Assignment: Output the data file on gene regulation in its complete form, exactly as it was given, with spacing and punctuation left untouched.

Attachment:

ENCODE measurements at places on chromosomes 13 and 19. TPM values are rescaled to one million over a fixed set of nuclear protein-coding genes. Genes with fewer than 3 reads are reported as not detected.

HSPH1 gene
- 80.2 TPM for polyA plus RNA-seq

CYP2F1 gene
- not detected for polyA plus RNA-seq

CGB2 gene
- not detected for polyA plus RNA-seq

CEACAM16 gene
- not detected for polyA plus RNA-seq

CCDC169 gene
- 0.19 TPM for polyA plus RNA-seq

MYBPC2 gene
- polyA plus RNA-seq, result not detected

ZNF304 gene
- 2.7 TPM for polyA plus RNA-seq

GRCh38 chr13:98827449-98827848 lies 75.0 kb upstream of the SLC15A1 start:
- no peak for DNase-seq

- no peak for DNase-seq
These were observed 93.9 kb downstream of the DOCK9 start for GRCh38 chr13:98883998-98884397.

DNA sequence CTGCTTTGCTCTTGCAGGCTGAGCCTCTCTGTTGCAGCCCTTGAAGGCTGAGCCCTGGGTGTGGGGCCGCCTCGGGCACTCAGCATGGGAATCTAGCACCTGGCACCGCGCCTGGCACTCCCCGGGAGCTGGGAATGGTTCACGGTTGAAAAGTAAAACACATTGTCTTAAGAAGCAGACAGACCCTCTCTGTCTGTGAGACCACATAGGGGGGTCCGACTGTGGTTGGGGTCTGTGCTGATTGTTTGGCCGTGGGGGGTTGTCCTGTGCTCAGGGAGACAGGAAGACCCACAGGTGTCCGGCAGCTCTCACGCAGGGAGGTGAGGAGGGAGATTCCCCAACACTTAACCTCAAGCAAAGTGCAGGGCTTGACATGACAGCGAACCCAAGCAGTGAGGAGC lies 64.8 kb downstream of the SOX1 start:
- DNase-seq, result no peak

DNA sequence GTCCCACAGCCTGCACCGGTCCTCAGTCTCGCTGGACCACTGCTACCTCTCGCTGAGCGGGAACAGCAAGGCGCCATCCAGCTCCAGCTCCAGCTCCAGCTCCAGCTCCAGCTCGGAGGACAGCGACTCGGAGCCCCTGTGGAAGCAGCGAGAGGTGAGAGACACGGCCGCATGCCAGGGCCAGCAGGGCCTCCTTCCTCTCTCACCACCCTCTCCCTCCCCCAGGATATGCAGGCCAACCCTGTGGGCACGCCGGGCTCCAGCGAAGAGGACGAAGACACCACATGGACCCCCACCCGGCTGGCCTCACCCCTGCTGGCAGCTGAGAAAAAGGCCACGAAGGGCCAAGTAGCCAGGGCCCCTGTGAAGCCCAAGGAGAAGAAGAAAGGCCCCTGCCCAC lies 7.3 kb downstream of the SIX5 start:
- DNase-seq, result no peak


ENCODE measurements at places on chromosomes 13 and 19. TPM values are rescaled to one million over a fixed set of nuclear protein-coding genes. Genes with fewer than 3 reads are reported as not detected.

HSPH1 gene
- 80.2 TPM for polyA plus RNA-seq

CYP2F1 gene
- not detected for polyA plus RNA-seq

CGB2 gene
- not detected for polyA plus RNA-seq

CEACAM16 gene
- not detected for polyA plus RNA-seq

CCDC169 gene
- 0.19 TPM for polyA plus RNA-seq

MYBPC2 gene
- polyA plus RNA-seq, result not detected

ZNF304 gene
- 2.7 TPM for polyA plus RNA-seq

GRCh38 chr13:98827449-98827848 lies 75.0 kb upstream of the SLC15A1 start:
- no peak for DNase-seq

- no peak for DNase-seq
These were observed 93.9 kb downstream of the DOCK9 start for GRCh38 chr13:98883998-98884397.

DNA sequence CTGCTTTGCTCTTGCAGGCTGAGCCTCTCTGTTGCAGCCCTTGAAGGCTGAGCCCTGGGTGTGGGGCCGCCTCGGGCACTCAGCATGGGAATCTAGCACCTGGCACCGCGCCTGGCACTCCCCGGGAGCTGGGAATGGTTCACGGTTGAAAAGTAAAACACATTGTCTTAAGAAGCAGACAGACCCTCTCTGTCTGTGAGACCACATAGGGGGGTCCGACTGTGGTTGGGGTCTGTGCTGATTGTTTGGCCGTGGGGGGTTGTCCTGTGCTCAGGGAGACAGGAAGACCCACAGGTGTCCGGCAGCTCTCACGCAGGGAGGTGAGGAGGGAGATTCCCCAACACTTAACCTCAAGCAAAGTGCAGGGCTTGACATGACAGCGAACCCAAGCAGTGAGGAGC lies 64.8 kb downstream of the SOX1 start:
- DNase-seq, result no peak

DNA sequence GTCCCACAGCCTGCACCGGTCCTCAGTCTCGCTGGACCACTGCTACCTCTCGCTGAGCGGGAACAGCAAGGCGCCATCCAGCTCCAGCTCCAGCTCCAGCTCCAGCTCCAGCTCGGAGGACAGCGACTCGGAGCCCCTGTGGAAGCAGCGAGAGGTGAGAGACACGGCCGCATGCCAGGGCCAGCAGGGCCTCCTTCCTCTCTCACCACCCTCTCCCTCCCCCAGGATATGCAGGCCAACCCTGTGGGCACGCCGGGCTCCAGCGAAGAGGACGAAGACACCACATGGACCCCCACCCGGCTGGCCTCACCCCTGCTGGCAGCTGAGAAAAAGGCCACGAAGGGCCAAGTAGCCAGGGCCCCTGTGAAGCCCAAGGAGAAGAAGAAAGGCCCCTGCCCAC lies 7.3 kb downstream of the SIX5 start:
- DNase-seq, result no peak